Posted on September 13, 2017
By Rob Taber
“A pamphlet circulates in the colonies of America with the title ‘Common Sense.’ Mister Adams, one of the delegates to Congress, happens to be the author. This work entirely erases the idea of reconciliation and excites the Colonies to independence.”
–“Nouvelles D’Europe: Angleterre,” Affiches Américaines, Cap Français, Saint-Domingue, 17 July 1776.
The last decade has seen an explosion of work on the impact of the Haitian Revolution on the United States. But what of the influence the American Revolution may have had on colonial Haiti? Studies of French Saint-Domingue and the rebellion in British North America tend to focus on the free soldiers of color who fought in the Battle of Savannah.  A few scholars have also explored the “independent spirit” (l’esprit autonomiste) within the colony’s white population, largely by examining correspondence or travelers’ accounts.  The dispatch in Saint-Domingue’s (state-sanctioned) colonial newspaper indicates that Dominguans, free and captive, who could read or listen, received regular doses of news about the political unrest in North America. Rumor and report alike shaped what Dominguans heard about the American Revolution, shaping their perspective on why colonial rebellions occurred and what they might achieve.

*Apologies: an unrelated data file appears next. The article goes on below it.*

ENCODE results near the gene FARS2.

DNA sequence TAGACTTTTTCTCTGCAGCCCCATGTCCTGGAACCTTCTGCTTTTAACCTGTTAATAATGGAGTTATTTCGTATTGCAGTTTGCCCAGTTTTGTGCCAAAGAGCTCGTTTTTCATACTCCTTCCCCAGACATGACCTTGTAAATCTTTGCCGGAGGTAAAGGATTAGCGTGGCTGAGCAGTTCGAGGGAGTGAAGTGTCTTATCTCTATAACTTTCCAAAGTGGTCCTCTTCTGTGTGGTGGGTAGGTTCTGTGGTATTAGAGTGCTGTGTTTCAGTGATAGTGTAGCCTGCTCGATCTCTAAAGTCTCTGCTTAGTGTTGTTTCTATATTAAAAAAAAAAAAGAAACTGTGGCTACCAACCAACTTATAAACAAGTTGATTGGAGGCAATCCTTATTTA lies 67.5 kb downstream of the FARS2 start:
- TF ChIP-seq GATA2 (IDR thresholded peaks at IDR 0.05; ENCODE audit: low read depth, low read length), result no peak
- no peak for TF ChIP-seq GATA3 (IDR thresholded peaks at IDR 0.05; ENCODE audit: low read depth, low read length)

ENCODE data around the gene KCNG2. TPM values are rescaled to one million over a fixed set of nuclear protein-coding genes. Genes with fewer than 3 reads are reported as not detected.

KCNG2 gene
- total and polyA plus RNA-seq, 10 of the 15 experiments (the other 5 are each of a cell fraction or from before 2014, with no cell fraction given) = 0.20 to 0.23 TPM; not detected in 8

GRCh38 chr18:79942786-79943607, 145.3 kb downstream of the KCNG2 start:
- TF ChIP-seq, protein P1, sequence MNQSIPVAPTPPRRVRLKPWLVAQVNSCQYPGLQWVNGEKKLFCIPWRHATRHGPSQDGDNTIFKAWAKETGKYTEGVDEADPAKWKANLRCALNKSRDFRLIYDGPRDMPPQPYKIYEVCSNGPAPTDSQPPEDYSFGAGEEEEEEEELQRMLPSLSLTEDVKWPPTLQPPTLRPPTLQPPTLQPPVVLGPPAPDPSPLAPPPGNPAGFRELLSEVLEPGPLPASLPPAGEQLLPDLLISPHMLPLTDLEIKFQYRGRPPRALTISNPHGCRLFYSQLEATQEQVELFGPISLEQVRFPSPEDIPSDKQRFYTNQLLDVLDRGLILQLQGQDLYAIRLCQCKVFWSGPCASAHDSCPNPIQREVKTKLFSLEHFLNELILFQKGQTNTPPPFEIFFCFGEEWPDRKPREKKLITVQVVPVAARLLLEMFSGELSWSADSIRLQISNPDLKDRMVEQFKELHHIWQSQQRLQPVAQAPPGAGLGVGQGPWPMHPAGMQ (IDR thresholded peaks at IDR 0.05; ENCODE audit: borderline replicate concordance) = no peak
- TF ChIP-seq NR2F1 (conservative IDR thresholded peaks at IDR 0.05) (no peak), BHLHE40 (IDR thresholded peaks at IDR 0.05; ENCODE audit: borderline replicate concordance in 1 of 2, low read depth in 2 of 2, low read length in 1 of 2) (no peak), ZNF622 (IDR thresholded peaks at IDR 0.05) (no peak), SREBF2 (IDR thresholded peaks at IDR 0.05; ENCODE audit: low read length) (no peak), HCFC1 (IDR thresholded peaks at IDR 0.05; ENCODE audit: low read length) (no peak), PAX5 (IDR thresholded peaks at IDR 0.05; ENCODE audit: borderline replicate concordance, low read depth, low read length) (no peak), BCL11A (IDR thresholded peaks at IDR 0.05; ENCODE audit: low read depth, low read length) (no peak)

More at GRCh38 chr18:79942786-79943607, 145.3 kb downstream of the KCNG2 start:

Despite the tremendous spread of printing in France and British North America during the eighteenth century, the print environment in Saint-Domingue was more limited and entirely in official hands. The colony had two printing presses, one in Port-au-Prince and one in Cap Français, used for printing official proclamations. The newspaper began as an initiative of a new intendant to bolster the economy after the conclusion of the Seven Years’ War in 1763. Like many newspapers of its era, Affiches Américaines focused on information that 1) performed state functions, or 2) would be of interest to the mercantile / planter elite. Ship arrivals and departures, the price of goods in various ports, colonialists’ intention to depart (required notice to their creditors), and, most famously, ads describing enslaved runaways and lists of those captured made up part of every issue. Advertisements of plantations or enslaved workers for lease or sale, lists of books available for purchase or rent at the printer’s office, and notice of escaped horses or donkeys rounded out the short ads. Occasionally there would be longer “sponsored content” type articles, including a two-page “prospectus” regarding a special mineral water to prevent the spread of venereal diseases “among slave crews” that ran at the end of May 1769.